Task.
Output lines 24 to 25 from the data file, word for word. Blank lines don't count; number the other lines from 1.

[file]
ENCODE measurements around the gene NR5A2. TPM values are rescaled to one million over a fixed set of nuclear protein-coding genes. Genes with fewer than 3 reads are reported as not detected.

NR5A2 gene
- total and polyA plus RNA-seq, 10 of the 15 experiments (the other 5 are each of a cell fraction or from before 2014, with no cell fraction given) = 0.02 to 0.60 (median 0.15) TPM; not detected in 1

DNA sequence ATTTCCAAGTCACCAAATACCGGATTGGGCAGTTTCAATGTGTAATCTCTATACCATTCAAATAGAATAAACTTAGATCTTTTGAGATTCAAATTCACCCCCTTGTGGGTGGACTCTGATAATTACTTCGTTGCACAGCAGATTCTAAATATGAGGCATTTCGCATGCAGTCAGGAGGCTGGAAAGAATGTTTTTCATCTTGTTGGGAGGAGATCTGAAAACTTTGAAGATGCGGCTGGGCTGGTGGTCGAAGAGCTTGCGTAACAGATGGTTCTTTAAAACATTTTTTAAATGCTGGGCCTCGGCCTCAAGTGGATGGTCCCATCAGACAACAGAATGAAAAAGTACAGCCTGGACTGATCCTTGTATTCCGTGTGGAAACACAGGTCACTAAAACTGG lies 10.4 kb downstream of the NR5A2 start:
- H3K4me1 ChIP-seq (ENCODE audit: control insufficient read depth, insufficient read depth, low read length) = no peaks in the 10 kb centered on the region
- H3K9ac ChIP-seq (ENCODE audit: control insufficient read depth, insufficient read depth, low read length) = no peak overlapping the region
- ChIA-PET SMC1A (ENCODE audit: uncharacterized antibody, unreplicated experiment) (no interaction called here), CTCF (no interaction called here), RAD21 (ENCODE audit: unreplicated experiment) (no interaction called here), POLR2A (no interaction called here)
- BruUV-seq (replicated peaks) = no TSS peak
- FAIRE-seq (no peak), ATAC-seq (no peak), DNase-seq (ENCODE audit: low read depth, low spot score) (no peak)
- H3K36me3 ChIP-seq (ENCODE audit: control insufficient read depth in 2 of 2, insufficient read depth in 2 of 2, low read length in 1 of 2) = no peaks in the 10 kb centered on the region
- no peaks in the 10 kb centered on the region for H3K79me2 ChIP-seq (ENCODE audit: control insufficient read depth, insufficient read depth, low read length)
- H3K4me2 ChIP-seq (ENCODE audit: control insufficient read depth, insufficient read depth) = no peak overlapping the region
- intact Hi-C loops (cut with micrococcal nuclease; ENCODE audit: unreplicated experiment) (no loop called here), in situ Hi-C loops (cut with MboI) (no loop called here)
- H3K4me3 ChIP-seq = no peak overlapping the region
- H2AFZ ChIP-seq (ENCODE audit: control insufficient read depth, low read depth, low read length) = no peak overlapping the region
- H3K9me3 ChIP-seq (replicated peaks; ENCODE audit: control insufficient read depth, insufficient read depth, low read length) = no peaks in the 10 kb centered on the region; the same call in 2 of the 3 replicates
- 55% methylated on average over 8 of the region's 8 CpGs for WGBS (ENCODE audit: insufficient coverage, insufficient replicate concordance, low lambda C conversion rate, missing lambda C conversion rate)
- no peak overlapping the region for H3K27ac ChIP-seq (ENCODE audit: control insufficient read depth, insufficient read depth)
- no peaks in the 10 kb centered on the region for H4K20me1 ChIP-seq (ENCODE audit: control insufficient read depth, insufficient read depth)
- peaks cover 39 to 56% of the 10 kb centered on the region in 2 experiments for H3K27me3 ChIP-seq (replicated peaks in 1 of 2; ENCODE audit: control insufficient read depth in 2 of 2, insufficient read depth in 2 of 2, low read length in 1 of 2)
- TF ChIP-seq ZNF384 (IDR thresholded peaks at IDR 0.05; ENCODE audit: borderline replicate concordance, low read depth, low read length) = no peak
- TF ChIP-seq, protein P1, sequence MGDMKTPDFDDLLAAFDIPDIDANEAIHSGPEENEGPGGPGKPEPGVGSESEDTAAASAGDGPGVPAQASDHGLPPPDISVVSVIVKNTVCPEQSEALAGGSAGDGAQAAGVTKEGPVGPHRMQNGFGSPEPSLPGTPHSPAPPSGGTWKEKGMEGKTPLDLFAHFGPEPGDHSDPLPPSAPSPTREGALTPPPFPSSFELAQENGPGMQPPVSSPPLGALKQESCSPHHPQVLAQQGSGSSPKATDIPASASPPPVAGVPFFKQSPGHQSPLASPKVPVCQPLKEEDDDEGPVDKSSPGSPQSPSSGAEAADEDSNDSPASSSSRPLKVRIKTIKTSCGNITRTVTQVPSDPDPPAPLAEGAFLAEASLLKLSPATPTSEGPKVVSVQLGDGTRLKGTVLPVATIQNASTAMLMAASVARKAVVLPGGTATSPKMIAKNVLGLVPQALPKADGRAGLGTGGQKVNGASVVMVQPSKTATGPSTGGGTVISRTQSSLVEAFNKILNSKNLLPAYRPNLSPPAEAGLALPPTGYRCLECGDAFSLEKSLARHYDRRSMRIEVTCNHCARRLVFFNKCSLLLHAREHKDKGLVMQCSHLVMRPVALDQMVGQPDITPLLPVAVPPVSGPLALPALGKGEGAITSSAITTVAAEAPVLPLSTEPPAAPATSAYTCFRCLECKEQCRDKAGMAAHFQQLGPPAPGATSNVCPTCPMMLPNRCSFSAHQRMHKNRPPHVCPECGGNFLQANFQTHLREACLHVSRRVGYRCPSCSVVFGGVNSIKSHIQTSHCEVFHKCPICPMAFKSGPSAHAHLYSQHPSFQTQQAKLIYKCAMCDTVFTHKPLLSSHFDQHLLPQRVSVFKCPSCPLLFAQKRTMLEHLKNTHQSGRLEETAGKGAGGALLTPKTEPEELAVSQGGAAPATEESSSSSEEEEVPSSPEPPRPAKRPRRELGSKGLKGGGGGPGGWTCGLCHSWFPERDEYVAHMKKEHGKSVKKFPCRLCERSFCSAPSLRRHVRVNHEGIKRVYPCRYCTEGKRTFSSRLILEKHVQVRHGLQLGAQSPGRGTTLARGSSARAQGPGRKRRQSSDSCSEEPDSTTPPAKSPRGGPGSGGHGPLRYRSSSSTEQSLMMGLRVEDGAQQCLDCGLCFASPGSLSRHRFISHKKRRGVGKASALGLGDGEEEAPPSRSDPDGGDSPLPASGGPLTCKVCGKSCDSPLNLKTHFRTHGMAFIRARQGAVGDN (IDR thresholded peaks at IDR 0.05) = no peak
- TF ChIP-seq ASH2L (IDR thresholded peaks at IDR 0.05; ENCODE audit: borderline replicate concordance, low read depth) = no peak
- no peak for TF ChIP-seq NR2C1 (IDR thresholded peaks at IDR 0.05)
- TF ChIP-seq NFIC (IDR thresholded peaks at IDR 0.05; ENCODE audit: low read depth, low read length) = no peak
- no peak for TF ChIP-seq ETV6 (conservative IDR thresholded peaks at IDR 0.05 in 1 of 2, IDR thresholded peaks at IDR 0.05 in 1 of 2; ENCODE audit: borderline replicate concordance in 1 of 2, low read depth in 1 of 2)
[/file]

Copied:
- no peak for TF ChIP-seq NR2C1 (IDR thresholded peaks at IDR 0.05)
- TF ChIP-seq NFIC (IDR thresholded peaks at IDR 0.05; ENCODE audit: low read depth, low read length) = no peak